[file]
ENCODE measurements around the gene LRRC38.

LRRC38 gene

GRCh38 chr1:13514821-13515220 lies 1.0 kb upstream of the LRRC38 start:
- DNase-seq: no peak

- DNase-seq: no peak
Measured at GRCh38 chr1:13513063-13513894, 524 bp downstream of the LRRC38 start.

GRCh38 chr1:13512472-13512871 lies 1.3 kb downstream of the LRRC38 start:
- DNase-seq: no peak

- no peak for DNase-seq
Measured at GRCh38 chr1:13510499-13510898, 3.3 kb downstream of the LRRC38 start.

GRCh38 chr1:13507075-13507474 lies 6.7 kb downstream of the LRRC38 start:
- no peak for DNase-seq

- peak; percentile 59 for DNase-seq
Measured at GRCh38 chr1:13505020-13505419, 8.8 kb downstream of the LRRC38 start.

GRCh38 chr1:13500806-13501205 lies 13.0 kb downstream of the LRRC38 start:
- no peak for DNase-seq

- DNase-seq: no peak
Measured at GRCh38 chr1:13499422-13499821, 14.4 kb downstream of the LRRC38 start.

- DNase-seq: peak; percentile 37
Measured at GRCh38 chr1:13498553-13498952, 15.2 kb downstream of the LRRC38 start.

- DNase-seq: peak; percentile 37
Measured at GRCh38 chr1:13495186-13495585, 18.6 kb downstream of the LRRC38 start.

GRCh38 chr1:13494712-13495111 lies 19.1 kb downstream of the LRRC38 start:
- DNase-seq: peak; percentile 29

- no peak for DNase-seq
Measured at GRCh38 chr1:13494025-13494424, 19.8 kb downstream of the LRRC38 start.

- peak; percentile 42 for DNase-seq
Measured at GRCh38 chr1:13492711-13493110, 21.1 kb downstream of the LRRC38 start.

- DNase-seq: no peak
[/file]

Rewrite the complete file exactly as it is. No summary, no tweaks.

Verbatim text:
ENCODE measurements around the gene LRRC38.

LRRC38 gene

GRCh38 chr1:13514821-13515220 lies 1.0 kb upstream of the LRRC38 start:
- DNase-seq: no peak

- DNase-seq: no peak
Measured at GRCh38 chr1:13513063-13513894, 524 bp downstream of the LRRC38 start.

GRCh38 chr1:13512472-13512871 lies 1.3 kb downstream of the LRRC38 start:
- DNase-seq: no peak

- no peak for DNase-seq
Measured at GRCh38 chr1:13510499-13510898, 3.3 kb downstream of the LRRC38 start.

GRCh38 chr1:13507075-13507474 lies 6.7 kb downstream of the LRRC38 start:
- no peak for DNase-seq

- peak; percentile 59 for DNase-seq
Measured at GRCh38 chr1:13505020-13505419, 8.8 kb downstream of the LRRC38 start.

GRCh38 chr1:13500806-13501205 lies 13.0 kb downstream of the LRRC38 start:
- no peak for DNase-seq

- DNase-seq: no peak
Measured at GRCh38 chr1:13499422-13499821, 14.4 kb downstream of the LRRC38 start.

- DNase-seq: peak; percentile 37
Measured at GRCh38 chr1:13498553-13498952, 15.2 kb downstream of the LRRC38 start.

- DNase-seq: peak; percentile 37
Measured at GRCh38 chr1:13495186-13495585, 18.6 kb downstream of the LRRC38 start.

GRCh38 chr1:13494712-13495111 lies 19.1 kb downstream of the LRRC38 start:
- DNase-seq: peak; percentile 29

- no peak for DNase-seq
Measured at GRCh38 chr1:13494025-13494424, 19.8 kb downstream of the LRRC38 start.

- peak; percentile 42 for DNase-seq
Measured at GRCh38 chr1:13492711-13493110, 21.1 kb downstream of the LRRC38 start.

- DNase-seq: no peak